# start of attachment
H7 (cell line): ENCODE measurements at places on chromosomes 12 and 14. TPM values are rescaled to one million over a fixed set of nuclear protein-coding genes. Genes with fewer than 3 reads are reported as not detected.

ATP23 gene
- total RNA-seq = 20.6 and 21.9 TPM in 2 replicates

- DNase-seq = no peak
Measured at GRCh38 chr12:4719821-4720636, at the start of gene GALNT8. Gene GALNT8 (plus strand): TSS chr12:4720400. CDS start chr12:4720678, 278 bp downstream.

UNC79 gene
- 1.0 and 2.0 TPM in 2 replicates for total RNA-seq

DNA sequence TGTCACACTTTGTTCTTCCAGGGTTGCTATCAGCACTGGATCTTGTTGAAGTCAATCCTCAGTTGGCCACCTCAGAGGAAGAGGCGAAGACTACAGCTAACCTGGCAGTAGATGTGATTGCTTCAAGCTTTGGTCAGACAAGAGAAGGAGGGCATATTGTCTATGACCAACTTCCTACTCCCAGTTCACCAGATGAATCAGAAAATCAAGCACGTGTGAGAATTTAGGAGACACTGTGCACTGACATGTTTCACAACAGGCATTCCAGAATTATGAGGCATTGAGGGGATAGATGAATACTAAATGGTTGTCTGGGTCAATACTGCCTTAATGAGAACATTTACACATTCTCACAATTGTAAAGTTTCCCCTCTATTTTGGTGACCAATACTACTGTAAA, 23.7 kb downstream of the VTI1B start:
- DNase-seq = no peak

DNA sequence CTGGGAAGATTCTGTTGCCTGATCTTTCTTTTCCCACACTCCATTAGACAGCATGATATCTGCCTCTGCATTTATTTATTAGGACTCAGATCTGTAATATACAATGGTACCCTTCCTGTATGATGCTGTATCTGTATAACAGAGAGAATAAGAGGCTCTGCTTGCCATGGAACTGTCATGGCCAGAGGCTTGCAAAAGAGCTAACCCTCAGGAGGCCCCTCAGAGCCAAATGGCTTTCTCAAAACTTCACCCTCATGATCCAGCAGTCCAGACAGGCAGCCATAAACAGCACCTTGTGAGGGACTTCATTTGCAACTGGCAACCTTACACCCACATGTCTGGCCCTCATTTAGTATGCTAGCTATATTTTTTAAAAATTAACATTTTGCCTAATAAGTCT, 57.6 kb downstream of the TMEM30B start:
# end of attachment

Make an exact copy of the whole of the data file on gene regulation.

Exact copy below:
H7 (cell line): ENCODE measurements at places on chromosomes 12 and 14. TPM values are rescaled to one million over a fixed set of nuclear protein-coding genes. Genes with fewer than 3 reads are reported as not detected.

ATP23 gene
- total RNA-seq = 20.6 and 21.9 TPM in 2 replicates

- DNase-seq = no peak
Measured at GRCh38 chr12:4719821-4720636, at the start of gene GALNT8. Gene GALNT8 (plus strand): TSS chr12:4720400. CDS start chr12:4720678, 278 bp downstream.

UNC79 gene
- 1.0 and 2.0 TPM in 2 replicates for total RNA-seq

DNA sequence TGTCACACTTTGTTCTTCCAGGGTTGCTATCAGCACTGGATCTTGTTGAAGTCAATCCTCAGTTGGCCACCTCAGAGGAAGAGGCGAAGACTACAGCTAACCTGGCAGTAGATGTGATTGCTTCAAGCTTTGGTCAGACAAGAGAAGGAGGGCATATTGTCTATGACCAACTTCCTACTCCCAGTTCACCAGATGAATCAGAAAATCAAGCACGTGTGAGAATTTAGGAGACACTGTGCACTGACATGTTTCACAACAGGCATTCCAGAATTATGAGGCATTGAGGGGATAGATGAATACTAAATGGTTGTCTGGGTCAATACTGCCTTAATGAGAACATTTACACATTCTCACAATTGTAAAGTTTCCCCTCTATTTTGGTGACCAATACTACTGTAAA, 23.7 kb downstream of the VTI1B start:
- DNase-seq = no peak

DNA sequence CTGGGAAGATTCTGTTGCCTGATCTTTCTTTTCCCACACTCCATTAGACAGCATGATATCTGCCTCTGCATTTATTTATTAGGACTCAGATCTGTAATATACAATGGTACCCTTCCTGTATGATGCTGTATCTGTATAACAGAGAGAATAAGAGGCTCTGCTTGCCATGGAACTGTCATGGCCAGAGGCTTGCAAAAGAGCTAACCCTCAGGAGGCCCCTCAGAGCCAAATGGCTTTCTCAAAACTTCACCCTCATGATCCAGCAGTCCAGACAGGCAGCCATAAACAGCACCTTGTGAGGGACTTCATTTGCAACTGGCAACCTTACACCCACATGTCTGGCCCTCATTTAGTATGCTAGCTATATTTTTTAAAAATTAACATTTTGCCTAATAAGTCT, 57.6 kb downstream of the TMEM30B start: